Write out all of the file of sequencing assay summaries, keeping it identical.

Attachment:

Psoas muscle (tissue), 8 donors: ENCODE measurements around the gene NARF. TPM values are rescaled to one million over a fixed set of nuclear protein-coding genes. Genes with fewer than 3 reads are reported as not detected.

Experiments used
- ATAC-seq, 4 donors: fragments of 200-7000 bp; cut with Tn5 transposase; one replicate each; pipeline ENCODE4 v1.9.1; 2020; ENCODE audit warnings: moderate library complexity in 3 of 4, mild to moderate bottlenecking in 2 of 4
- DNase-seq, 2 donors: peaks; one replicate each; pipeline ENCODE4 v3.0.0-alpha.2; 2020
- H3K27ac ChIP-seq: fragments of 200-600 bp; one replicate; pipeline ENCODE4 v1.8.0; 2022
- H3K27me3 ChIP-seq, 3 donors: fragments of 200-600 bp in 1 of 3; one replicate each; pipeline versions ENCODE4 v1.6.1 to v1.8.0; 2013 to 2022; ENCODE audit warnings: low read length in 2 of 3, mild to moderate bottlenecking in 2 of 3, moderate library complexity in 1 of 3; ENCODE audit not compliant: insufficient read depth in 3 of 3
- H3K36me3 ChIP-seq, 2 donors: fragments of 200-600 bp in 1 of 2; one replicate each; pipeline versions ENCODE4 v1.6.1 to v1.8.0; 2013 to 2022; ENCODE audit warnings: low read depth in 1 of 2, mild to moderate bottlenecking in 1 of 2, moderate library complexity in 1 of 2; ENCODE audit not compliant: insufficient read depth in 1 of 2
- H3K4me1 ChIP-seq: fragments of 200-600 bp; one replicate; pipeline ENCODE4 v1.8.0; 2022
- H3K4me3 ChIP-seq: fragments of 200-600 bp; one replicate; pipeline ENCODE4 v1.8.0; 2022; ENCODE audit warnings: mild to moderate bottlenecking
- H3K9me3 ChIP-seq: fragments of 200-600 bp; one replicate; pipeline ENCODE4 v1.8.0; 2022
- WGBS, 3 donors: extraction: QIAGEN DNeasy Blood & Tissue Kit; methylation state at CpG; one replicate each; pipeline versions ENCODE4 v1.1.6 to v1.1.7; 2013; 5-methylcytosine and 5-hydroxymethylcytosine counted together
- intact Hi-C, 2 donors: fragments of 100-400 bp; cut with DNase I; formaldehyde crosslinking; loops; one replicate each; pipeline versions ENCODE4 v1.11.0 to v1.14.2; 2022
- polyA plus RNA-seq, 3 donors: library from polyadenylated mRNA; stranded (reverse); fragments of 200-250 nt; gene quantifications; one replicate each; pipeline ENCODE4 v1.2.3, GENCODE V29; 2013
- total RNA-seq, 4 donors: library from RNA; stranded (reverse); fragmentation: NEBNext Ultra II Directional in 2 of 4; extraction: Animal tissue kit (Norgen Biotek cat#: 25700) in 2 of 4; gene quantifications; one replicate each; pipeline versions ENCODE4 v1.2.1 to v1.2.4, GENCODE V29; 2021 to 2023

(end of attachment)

Psoas muscle (tissue), 8 donors: ENCODE measurements around the gene NARF. TPM values are rescaled to one million over a fixed set of nuclear protein-coding genes. Genes with fewer than 3 reads are reported as not detected.

Experiments used
- ATAC-seq, 4 donors: fragments of 200-7000 bp; cut with Tn5 transposase; one replicate each; pipeline ENCODE4 v1.9.1; 2020; ENCODE audit warnings: moderate library complexity in 3 of 4, mild to moderate bottlenecking in 2 of 4
- DNase-seq, 2 donors: peaks; one replicate each; pipeline ENCODE4 v3.0.0-alpha.2; 2020
- H3K27ac ChIP-seq: fragments of 200-600 bp; one replicate; pipeline ENCODE4 v1.8.0; 2022
- H3K27me3 ChIP-seq, 3 donors: fragments of 200-600 bp in 1 of 3; one replicate each; pipeline versions ENCODE4 v1.6.1 to v1.8.0; 2013 to 2022; ENCODE audit warnings: low read length in 2 of 3, mild to moderate bottlenecking in 2 of 3, moderate library complexity in 1 of 3; ENCODE audit not compliant: insufficient read depth in 3 of 3
- H3K36me3 ChIP-seq, 2 donors: fragments of 200-600 bp in 1 of 2; one replicate each; pipeline versions ENCODE4 v1.6.1 to v1.8.0; 2013 to 2022; ENCODE audit warnings: low read depth in 1 of 2, mild to moderate bottlenecking in 1 of 2, moderate library complexity in 1 of 2; ENCODE audit not compliant: insufficient read depth in 1 of 2
- H3K4me1 ChIP-seq: fragments of 200-600 bp; one replicate; pipeline ENCODE4 v1.8.0; 2022
- H3K4me3 ChIP-seq: fragments of 200-600 bp; one replicate; pipeline ENCODE4 v1.8.0; 2022; ENCODE audit warnings: mild to moderate bottlenecking
- H3K9me3 ChIP-seq: fragments of 200-600 bp; one replicate; pipeline ENCODE4 v1.8.0; 2022
- WGBS, 3 donors: extraction: QIAGEN DNeasy Blood & Tissue Kit; methylation state at CpG; one replicate each; pipeline versions ENCODE4 v1.1.6 to v1.1.7; 2013; 5-methylcytosine and 5-hydroxymethylcytosine counted together
- intact Hi-C, 2 donors: fragments of 100-400 bp; cut with DNase I; formaldehyde crosslinking; loops; one replicate each; pipeline versions ENCODE4 v1.11.0 to v1.14.2; 2022
- polyA plus RNA-seq, 3 donors: library from polyadenylated mRNA; stranded (reverse); fragments of 200-250 nt; gene quantifications; one replicate each; pipeline ENCODE4 v1.2.3, GENCODE V29; 2013
- total RNA-seq, 4 donors: library from RNA; stranded (reverse); fragmentation: NEBNext Ultra II Directional in 2 of 4; extraction: Animal tissue kit (Norgen Biotek cat#: 25700) in 2 of 4; gene quantifications; one replicate each; pipeline versions ENCODE4 v1.2.1 to v1.2.4, GENCODE V29; 2021 to 2023